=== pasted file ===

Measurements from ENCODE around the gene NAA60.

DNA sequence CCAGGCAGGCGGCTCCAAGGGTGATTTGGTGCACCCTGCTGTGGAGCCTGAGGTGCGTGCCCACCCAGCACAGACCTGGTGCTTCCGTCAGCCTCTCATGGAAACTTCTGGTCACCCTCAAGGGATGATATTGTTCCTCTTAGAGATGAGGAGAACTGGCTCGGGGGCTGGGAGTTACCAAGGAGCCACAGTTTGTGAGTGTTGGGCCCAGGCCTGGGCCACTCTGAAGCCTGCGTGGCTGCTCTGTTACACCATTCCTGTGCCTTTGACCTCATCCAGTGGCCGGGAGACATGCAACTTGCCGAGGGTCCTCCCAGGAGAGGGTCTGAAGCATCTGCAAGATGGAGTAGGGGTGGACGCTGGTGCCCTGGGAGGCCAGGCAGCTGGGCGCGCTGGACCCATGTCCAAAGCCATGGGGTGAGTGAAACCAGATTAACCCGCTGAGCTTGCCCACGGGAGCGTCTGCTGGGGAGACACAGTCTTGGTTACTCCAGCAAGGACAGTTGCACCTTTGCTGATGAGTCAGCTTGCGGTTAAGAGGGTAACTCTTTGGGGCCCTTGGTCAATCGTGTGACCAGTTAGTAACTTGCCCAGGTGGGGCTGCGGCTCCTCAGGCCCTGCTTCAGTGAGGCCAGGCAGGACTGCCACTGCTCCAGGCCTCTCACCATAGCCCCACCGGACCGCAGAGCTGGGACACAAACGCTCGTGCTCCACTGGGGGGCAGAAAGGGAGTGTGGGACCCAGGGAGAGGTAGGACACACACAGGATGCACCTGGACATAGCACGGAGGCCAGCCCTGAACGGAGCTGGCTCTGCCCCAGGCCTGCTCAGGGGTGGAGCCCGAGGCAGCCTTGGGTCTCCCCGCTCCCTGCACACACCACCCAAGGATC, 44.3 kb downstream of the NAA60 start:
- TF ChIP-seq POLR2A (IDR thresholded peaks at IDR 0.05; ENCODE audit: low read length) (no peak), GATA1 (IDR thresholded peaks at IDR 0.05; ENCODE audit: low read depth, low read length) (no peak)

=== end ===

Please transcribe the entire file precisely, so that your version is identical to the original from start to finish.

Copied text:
Measurements from ENCODE around the gene NAA60.

DNA sequence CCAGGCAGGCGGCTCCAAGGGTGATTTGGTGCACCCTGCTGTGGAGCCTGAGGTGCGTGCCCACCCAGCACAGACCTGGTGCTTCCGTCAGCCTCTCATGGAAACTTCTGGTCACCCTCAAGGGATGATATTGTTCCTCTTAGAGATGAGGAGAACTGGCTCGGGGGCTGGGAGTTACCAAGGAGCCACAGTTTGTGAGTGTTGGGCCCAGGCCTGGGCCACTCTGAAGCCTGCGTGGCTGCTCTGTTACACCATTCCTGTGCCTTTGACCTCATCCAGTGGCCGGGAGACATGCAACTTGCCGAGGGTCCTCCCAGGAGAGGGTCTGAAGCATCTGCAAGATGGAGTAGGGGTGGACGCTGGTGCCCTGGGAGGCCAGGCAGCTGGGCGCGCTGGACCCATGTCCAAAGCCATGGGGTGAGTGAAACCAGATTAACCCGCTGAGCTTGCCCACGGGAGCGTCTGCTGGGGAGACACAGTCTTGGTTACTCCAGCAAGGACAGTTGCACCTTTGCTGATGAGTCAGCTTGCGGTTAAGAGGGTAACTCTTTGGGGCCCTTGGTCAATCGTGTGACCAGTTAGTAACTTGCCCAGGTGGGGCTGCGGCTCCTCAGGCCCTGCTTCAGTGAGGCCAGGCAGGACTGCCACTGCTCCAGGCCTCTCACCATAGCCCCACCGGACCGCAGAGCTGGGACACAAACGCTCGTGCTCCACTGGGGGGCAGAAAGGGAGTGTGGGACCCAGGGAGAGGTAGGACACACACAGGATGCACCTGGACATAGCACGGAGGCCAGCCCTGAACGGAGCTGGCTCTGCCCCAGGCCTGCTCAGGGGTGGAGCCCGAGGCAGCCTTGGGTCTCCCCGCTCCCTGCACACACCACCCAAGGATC, 44.3 kb downstream of the NAA60 start:
- TF ChIP-seq POLR2A (IDR thresholded peaks at IDR 0.05; ENCODE audit: low read length) (no peak), GATA1 (IDR thresholded peaks at IDR 0.05; ENCODE audit: low read depth, low read length) (no peak)